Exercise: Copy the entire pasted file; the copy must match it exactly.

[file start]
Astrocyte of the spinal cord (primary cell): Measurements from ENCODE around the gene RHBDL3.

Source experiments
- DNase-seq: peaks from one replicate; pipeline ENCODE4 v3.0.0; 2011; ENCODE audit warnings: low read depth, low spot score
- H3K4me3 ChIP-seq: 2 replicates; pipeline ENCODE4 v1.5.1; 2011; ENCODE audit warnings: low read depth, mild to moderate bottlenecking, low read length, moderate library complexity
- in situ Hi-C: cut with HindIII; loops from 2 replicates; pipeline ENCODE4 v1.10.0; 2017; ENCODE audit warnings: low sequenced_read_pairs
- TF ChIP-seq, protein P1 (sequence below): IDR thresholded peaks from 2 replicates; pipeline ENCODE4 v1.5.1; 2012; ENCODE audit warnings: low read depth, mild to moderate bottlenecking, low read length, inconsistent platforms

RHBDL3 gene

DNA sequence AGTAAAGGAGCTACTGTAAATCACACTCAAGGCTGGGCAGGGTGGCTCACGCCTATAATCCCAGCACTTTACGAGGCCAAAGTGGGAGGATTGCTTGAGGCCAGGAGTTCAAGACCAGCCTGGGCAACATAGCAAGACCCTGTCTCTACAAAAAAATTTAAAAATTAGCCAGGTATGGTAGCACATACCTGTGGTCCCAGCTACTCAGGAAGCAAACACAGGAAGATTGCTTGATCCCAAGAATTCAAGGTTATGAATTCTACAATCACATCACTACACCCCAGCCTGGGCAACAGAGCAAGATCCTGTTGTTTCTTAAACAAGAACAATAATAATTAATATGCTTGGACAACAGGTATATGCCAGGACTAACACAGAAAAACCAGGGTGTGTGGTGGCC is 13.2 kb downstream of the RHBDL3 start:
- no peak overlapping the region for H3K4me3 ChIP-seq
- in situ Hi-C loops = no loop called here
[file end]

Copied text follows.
Astrocyte of the spinal cord (primary cell): Measurements from ENCODE around the gene RHBDL3.

Source experiments
- DNase-seq: peaks from one replicate; pipeline ENCODE4 v3.0.0; 2011; ENCODE audit warnings: low read depth, low spot score
- H3K4me3 ChIP-seq: 2 replicates; pipeline ENCODE4 v1.5.1; 2011; ENCODE audit warnings: low read depth, mild to moderate bottlenecking, low read length, moderate library complexity
- in situ Hi-C: cut with HindIII; loops from 2 replicates; pipeline ENCODE4 v1.10.0; 2017; ENCODE audit warnings: low sequenced_read_pairs
- TF ChIP-seq, protein P1 (sequence below): IDR thresholded peaks from 2 replicates; pipeline ENCODE4 v1.5.1; 2012; ENCODE audit warnings: low read depth, mild to moderate bottlenecking, low read length, inconsistent platforms

RHBDL3 gene

DNA sequence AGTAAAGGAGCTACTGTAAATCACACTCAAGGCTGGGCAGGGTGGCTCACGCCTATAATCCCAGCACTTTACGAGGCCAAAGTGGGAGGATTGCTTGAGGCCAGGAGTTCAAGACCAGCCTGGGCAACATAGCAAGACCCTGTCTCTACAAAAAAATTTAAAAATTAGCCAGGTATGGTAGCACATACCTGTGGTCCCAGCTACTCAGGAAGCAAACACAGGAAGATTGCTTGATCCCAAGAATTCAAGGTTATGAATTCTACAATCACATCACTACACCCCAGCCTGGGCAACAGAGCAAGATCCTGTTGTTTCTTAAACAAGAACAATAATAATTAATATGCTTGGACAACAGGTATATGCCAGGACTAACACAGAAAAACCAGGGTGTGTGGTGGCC is 13.2 kb downstream of the RHBDL3 start:
- no peak overlapping the region for H3K4me3 ChIP-seq
- in situ Hi-C loops = no loop called here